Congressional Democrats urge reversal of district court ruling on mifepristone ⋆

WASHINGTON — More than 250 congressional Democrats have filed a brief urging an appeals court to reverse a Texas federal judge’s decision to suspend the U.S. Food and Drug Administration’s two-decade-old approval of the abortion pill.

In an emergency order, the U.S. Supreme Court in April issued a stay, meaning the abortion pill known as mifepristone will remain available throughout the United States while the lawsuit over its approval works its way through the appeals process.

In the brief filed Monday with the 5th Circuit Court of Appeals in New Orleans, lawmakers argued that the decision by Judge Matthew Kacsmaryk of the U.S. District Court for the Northern District of Texas is not based in law and poses a health risk to pregnant patients if they are denied access to mifepristone.

They added that it could also threaten access to other medications that have been approved by FDA’s drug process.

“The consequences of the district court’s remedy could extend far beyond mifepristone, for it undermines the science-based, expert-driven process that Congress designed for determining whether drugs are safe and effective,” the 253 lawmakers — 50 senators and 203 House members — wrote.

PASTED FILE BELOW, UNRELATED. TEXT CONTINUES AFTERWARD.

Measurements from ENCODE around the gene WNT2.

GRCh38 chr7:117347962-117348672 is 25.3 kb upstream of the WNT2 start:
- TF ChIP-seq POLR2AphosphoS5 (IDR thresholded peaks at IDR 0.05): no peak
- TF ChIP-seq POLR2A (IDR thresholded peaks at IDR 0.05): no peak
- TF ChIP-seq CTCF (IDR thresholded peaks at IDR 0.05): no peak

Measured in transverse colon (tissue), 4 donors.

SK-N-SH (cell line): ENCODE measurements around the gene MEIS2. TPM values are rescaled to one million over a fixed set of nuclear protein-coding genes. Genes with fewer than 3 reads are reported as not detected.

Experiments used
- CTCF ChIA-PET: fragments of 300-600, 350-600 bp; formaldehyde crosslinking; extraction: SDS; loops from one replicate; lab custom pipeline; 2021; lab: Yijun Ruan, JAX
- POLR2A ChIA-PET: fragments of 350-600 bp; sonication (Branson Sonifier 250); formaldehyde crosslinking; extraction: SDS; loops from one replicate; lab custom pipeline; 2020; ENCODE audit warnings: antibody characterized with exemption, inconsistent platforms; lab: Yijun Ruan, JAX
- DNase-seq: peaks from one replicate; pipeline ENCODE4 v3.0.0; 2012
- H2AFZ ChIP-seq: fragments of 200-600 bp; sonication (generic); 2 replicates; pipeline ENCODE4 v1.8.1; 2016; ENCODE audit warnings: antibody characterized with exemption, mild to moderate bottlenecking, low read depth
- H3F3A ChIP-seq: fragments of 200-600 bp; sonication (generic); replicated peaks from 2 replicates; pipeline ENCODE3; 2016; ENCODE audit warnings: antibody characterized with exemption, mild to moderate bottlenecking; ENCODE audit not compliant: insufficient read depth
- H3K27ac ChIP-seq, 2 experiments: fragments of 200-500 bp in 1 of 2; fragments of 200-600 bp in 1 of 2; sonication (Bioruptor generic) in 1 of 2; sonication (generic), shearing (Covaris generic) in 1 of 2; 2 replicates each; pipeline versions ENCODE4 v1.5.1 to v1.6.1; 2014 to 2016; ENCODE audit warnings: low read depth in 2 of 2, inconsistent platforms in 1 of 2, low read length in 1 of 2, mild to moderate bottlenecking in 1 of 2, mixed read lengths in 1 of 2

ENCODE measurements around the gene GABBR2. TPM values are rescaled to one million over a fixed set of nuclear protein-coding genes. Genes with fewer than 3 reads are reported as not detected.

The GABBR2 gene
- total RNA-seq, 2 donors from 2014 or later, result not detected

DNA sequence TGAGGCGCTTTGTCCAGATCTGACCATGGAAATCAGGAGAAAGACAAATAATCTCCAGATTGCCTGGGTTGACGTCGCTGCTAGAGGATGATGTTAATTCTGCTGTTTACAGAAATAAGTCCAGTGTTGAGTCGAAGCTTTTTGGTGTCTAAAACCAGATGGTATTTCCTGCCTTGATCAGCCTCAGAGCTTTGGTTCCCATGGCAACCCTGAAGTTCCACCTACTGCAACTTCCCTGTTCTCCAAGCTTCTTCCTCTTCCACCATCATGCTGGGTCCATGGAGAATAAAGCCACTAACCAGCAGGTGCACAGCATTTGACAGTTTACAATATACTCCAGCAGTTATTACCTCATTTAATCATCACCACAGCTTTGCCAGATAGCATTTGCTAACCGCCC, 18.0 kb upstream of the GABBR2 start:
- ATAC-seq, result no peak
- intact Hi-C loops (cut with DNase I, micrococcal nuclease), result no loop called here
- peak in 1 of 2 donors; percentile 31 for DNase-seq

U.S. Sens. Gary Peters (D-Bloomfield Twp.) and Debbie Stabenow (D-Lansing) speak at the Mackinac Policy Conference, June 1, 2022 | Laina G. Stebbins

Both of Michigan’s senators have signed on, U.S. Sens. Debbie Stabenow (D-Lansing) and Gary Peters (D-Bloomfield Twp.). Also joining were U.S. Reps. Elissa Slotkin (D-Lansing), Haley Stevens (D-Waterford Twp.), Rashida Tlaib (D-Detroit), Dan Kildee (D-Flint) and Hillary Scholten (D-Grand Rapids). The only Democratic member of Michigan’s delegation not to sign was U.S. Rep. Shri Thanedar (D-Detroit).

Kacsmaryk in early April overturned the FDA’s approval of mifepristone dating back to 2000. Kacsmaryk is a nominee of former President Donald Trump.

Kacsmaryk’s opinion in the case, Alliance for Hippocratic Medicine v. U.S. Food and Drug Administration, is here.

“The district court’s order not only misapplies the law but also threatens to harm members of the public, many of whom rely on the availability of mifepristone for reproductive care — and many more of whom rely on the integrity of FDA’s drug approval process for continued access to life-improving and lifesaving drugs,” lawmakers wrote.

“Congress intended to — and did — vest authority in FDA to evaluate and ensure the safety and efficacy of drugs in the United States, and Amici call on this Court to give due weight to that intent,” they continued.

Mifepristone blocks a hormone called progesterone that is needed for a pregnancy to continue, and it’s one of two drugs used in a medication abortion. Medical abortions make up more than half of abortions in the U.S., according to research by the Guttmacher Institute.

Oral arguments in the appeal are set for May 17 in New Orleans.

authored by Ariana Figueroa
First published at

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